Podcast 🎧 & blog: 20 years of change in managing digital transformation
How long are two decades, when it comes to digital government? Well, very long – and with a lot of things happening. At least that is what it feels like, as the rapid pace of technological development presents governments with new opportunities, sure. But also, with challenges and risks, new elements to consider in strategy papers, and different ways of delivering services to citizens.
Arvo Ott has seen quite some things happen in this time span. First, as the first Government CIO of Estonia until the early 2000s; then, in his work for e-Governance Academy, where he is a Member of the Management Board. In conversation with Chairman Hannes Astok, we review how the task of managing digital transformation has changed throughout the years. In Estonia and beyond.
The evolution of terminology and technological landscape
Terminology is often a good point to start. Shifting terminology, indeed, mirrors the changing nature of digital government too. On that basis, Ott reflects on the era where the focus of electronic governance or e-governance was on simply integrating computers and networks within government infrastructures.
But over the years, this metamorphosed into a more comprehensive approach marked by discussions surrounding e-Estonia, the information society, and finally, digital transformation. Where did complexity lie? In driving collaboration and change across different ministries, emphasising the need for a shift from technology-centric to collaboration-centric strategies.
Ultimately (but not in the end), it all marked a progression of government’s engagement with technology. Effectively so, to the digital society, Estonia is today regarded as, in a story of social and economic development – though not linear, or without the need for changes, adaptation, and making the most out of resources available.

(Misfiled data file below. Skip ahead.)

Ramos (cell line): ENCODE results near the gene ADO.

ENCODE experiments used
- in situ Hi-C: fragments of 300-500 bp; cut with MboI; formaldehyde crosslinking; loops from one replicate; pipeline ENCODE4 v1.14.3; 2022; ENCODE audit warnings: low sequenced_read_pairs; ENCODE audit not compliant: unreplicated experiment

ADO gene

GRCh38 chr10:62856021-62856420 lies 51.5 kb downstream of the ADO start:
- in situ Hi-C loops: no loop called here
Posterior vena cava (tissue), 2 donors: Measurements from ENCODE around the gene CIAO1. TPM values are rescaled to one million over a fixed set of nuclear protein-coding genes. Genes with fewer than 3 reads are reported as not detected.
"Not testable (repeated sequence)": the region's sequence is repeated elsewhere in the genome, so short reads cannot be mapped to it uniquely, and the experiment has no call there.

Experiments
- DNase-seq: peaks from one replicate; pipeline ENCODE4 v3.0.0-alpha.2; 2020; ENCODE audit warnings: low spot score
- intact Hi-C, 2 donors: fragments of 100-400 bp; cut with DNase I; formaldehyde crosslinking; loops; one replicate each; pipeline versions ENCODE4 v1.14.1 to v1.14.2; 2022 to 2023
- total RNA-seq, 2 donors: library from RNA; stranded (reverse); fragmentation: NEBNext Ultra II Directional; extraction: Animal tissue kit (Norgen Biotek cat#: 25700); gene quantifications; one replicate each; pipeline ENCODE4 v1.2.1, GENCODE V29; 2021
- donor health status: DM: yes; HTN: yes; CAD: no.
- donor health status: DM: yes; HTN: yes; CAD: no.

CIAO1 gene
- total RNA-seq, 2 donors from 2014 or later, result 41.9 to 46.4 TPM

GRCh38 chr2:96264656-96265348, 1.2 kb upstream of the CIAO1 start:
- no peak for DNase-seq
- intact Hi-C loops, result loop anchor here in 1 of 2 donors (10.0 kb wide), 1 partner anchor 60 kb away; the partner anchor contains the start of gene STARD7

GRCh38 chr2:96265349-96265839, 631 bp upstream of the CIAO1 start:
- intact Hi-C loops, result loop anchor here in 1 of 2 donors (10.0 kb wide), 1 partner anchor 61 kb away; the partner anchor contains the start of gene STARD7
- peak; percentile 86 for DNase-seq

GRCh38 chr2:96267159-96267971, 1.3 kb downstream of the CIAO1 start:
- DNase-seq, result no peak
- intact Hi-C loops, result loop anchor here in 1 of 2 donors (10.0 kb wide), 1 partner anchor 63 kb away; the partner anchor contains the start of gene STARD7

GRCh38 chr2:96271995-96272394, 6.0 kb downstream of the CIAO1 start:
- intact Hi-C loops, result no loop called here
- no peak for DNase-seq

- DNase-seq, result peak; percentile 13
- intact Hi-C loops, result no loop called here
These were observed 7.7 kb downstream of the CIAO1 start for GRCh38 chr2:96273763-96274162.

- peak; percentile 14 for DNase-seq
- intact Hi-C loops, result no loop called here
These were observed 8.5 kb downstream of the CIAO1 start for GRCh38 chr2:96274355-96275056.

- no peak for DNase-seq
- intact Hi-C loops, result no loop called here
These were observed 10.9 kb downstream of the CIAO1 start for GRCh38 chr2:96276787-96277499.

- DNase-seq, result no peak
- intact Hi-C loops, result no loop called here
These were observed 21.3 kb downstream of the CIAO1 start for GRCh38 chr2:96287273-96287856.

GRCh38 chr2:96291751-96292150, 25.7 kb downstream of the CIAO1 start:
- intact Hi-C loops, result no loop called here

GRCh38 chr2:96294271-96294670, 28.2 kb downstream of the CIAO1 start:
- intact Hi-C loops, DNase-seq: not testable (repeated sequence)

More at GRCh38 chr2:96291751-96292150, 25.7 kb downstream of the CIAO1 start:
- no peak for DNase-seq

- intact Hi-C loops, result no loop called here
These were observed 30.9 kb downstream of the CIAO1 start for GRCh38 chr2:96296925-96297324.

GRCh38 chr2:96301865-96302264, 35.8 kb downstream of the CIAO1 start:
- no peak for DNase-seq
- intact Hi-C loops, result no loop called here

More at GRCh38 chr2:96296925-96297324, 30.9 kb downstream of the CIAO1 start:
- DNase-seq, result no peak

Political will, pragmatic implementation
Perhaps, though, one of the strongest drivers of digital transformation is not tech-related. Political will, and the influence it plays in driving digital government initiatives, certainly holds a vital role. But while this matters to shaping budgets and strategy, pragmatic needs and motivations in the public sector also set the tone for successful implementation.
For the most part, as an example, that has been the case in Estonia throughout two decades of digital transformation initiatives. Complemented by practical problem-solving approaches, a balanced environment came to be where officials and politicians collaborated effectively.
Throughout the years, this sounded like a unique experience to many outside observers. Even irreplicable, perhaps. And still, no one says that every country should do the same – or that the Estonian way, and this only, is how we bring about digital transformation.
Different models to lead and execute digital development
As Ott explains and has seen in his multi-continental experience, diverse countries adopt diverse models to realise their digital development strategies. Cultural factors, for example, are pivotal influencers in the way digital governance is thought of, and what it shall look like.
For this reason, transferring one country’s model directly to another is likely to not work. Each government, instead, should seek and adopt specific approaches to creating a digital society, or even just moving early steps towards increasing efficiency in the public sector through technology. Models that must be tailored to individual, cultural, historical, and legal contexts.
In this diversity of models, it emerges a distinction as well between coordination and management – and what they respectively entail, on the significance of agreements and cooperative frameworks in steering progress. It is a matter of focus.
According to Arvo Ott, coordination revolves around achieving agreements and fostering collaboration among different ministries, often relying on mechanisms for cooperation. In contrast, management focuses on setting rules and leading direct projects, primarily at the ministry level.
Small steps and soft sides in far-reaching transformation
Twenty years – and counting – of learning and doing digital transformation tell us that technology, while a crucial part, is not the sole determinant in transforming government processes. Diversity of cultural, legal, and social contexts informs the shape and direction that change should take. From country to country.
But even more so, Ott’s experience underscores the critical need for a balance between technology and human-centric approaches in digital government. Starting small is one of the ways to go, with manageable steps and agile goals, rather than monumental projects with monolithic approaches. All without forgetting about the soft side, in Ott’s words, of digital transformation – change management, cooperation, and attitudes toward adopting new technology. A mix of factors has proven successful in Estonia’s experience so far, and in that of more countries worldwide too.